The bad thing about strawberries (I eat them, though) is that in California they are grown in rows that have been covered with plastic (yes, virtually all your strawberries come from there). I assume it is to get fast crops but of course soil that can not breathe becomes unhealthy. Something (perhaps nematodes) have to be controlled with a pesticide containing bromine, which is considered very toxic. Here in Michigan, strawberries are organically grown, it is more of its natural range, but as posted before, if the SWD gets here, it's curtains. The really ugly part about SWD is that it attacks crops in early to mid summer, so all these berries have to be sprayed shortly before harvest. Compare with apples, which go unsprayed for a couple of months before harvest (for late maturing apples, early ones maybe only one month).
I think there are some studies that suggest organic have higher levels of some nutrients, but I honestly don't know if that's biologically relevant to the humans eating them. The pesticide residue is a bit concerning to me so I try to buy organic for the kids and myself when I'm pregnant or breastfeeding. Again, I don't know if there are any studies that can point to adverse effects when exposed to pesticides through diet. If you want to reduce your exposure but are unable to go totally organic, you can alternate buying organic and conventional or focus on buying what you eat most often as organic and going conventional for your less frequent berries.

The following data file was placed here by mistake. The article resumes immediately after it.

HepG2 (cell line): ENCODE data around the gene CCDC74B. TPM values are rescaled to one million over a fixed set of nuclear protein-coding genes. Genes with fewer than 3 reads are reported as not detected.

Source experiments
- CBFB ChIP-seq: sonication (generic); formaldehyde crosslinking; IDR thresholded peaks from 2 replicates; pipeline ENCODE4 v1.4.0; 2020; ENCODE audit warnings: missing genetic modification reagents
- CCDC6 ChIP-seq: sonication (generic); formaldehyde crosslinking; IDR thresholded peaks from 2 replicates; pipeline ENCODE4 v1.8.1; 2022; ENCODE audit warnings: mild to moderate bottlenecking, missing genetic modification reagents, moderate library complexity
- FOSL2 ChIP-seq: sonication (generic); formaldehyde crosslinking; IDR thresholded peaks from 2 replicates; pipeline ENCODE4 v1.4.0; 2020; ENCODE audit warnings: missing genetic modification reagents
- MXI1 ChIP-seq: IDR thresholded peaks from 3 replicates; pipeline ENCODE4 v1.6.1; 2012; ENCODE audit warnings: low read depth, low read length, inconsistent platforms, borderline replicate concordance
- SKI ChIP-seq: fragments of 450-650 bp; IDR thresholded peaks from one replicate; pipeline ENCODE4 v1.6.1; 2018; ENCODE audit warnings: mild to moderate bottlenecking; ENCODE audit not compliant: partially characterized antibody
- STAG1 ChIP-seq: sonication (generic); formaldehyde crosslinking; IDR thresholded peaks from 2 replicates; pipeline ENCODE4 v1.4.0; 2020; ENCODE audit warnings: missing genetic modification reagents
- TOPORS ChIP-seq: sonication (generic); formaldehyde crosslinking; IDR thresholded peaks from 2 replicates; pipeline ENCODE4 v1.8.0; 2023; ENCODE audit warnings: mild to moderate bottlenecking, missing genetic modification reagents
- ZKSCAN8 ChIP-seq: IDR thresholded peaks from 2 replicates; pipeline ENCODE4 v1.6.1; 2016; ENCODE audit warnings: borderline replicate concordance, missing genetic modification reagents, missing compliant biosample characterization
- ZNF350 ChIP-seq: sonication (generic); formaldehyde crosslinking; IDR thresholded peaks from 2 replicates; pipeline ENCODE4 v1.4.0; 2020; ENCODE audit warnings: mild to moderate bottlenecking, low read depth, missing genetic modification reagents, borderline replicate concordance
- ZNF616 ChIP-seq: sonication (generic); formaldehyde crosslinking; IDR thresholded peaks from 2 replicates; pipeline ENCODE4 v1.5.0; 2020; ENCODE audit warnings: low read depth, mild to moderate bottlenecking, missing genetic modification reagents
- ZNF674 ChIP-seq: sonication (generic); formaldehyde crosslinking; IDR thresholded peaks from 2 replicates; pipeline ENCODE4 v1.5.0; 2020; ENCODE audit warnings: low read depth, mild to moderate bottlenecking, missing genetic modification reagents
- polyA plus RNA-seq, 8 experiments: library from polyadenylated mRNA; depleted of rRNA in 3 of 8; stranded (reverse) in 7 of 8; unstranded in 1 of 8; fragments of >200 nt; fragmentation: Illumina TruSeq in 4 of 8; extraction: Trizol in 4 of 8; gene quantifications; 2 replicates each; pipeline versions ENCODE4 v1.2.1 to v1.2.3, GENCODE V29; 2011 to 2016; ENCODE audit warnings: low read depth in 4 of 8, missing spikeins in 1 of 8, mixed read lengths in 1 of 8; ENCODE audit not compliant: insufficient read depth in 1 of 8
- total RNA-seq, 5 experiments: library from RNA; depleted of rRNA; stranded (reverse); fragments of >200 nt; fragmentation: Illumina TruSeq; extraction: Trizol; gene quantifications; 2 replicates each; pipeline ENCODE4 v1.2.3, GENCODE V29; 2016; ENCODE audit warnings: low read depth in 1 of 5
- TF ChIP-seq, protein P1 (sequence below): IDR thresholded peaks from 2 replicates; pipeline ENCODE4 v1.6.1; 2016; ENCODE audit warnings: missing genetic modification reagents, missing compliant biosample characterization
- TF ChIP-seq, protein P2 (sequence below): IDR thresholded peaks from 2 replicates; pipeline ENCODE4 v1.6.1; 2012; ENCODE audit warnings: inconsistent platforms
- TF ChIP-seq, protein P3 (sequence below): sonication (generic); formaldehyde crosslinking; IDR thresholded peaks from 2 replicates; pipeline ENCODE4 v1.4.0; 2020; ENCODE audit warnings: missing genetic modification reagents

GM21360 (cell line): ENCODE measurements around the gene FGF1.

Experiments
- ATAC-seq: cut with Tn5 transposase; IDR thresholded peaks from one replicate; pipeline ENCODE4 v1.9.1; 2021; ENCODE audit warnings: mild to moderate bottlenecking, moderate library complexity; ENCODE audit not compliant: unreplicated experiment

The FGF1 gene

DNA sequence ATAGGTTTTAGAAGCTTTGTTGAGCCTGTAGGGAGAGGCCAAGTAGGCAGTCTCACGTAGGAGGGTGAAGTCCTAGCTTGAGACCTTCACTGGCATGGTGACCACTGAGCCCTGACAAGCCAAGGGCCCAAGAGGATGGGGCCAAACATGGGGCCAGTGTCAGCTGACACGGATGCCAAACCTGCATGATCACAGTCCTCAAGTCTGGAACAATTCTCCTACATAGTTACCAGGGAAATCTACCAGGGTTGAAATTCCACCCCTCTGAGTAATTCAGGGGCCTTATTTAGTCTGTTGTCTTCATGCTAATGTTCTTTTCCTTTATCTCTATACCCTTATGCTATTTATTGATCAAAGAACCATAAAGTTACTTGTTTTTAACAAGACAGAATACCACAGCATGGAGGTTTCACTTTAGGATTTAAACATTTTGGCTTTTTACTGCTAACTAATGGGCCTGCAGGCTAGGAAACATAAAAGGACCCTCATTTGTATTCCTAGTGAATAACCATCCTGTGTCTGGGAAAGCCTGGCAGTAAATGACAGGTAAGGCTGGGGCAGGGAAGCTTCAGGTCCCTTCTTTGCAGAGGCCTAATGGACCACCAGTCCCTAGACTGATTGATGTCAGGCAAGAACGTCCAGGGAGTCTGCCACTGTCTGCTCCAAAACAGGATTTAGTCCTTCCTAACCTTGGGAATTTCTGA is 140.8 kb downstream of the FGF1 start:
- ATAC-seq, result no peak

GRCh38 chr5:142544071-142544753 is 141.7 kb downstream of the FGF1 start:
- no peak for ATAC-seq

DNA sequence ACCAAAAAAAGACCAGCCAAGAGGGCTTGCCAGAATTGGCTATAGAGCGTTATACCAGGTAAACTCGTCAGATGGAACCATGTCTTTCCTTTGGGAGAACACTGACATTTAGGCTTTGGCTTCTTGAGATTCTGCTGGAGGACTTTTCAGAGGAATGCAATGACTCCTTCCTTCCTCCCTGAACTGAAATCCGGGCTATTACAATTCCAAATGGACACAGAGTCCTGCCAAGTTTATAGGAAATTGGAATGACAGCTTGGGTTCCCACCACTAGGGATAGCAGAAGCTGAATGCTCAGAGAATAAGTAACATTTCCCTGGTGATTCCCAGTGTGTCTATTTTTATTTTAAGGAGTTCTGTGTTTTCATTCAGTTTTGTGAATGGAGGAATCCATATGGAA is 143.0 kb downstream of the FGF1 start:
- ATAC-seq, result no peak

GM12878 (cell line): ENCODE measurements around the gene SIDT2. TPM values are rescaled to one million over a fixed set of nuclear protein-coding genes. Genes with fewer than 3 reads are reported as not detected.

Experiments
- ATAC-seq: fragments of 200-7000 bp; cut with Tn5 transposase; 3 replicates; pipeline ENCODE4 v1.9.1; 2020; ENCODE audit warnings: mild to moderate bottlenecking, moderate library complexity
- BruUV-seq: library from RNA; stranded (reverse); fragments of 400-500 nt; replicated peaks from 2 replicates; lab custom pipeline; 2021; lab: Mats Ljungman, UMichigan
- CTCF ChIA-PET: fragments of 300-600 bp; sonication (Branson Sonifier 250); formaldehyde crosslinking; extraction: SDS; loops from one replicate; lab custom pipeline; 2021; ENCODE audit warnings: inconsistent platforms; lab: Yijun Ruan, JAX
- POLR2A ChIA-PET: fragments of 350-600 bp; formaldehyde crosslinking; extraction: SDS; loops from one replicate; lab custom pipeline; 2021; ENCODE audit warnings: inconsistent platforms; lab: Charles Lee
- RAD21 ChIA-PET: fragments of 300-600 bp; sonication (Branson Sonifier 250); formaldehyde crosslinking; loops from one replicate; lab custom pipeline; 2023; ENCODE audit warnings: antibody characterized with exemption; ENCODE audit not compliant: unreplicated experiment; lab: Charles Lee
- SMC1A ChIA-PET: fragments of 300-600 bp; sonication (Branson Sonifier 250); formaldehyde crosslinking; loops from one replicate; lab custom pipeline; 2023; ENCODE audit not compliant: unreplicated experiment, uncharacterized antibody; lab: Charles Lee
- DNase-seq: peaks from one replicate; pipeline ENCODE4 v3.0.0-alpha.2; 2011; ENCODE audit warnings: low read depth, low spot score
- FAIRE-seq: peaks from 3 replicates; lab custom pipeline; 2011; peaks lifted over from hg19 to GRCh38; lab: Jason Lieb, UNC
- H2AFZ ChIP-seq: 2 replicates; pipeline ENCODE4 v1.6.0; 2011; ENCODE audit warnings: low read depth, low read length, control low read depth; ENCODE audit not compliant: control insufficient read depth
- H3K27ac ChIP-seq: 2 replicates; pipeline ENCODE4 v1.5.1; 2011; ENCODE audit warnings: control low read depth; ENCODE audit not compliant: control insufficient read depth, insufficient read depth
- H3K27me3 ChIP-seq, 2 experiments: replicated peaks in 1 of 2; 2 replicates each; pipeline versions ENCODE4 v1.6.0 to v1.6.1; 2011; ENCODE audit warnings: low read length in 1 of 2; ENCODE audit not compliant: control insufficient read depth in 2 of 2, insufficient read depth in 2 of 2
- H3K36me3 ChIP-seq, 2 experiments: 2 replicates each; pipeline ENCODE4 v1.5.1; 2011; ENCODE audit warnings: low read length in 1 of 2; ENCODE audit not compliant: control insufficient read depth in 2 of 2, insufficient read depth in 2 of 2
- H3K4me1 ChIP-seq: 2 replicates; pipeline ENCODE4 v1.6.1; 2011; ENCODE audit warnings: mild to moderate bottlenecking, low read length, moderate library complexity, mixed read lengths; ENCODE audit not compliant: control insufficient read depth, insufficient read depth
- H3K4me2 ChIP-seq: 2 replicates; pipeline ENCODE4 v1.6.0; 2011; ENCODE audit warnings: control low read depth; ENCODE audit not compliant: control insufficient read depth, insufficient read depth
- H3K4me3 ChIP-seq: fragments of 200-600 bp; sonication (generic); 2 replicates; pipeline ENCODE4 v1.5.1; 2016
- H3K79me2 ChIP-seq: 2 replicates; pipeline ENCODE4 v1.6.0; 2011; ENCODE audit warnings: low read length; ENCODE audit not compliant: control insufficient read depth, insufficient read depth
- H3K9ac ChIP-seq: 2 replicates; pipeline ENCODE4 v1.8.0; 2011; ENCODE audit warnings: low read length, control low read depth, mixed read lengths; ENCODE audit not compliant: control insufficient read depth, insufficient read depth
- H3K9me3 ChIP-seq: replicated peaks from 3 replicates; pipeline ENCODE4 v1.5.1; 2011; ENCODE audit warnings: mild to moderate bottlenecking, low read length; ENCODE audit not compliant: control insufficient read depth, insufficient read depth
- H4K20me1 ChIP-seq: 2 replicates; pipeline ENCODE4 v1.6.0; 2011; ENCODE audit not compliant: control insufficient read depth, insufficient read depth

Nonorganic strawberries are highly likely to contain pesticide residue after harvest.I would have rather then prefered Organic berries
I'll eat some blueberries and raspberries , then. Not strawberries as they're so sprayed
they also get sprayed more, specially strawberries in CA, but now with the arrival of the spotted wing drosophila over much of the US, probably every berry will be sprayed. I pick my blueberries at a U-pick up north, and there they are still unsprayed. Not clear how far North the SWD will get, normally it should not be here in Michigan, and certainly this winter has knocked back its northern range by a couple hundred miles. Global warming exceptions may apply.
well they do have more surface area than other fruits and veg, so they will have higher concentrations of pesticides. is that a big deal? ill leave that for you to decide
The difference between organic and non-organic produce really is so tiny as to be insignificant, particularly when it comes to nutrition/health.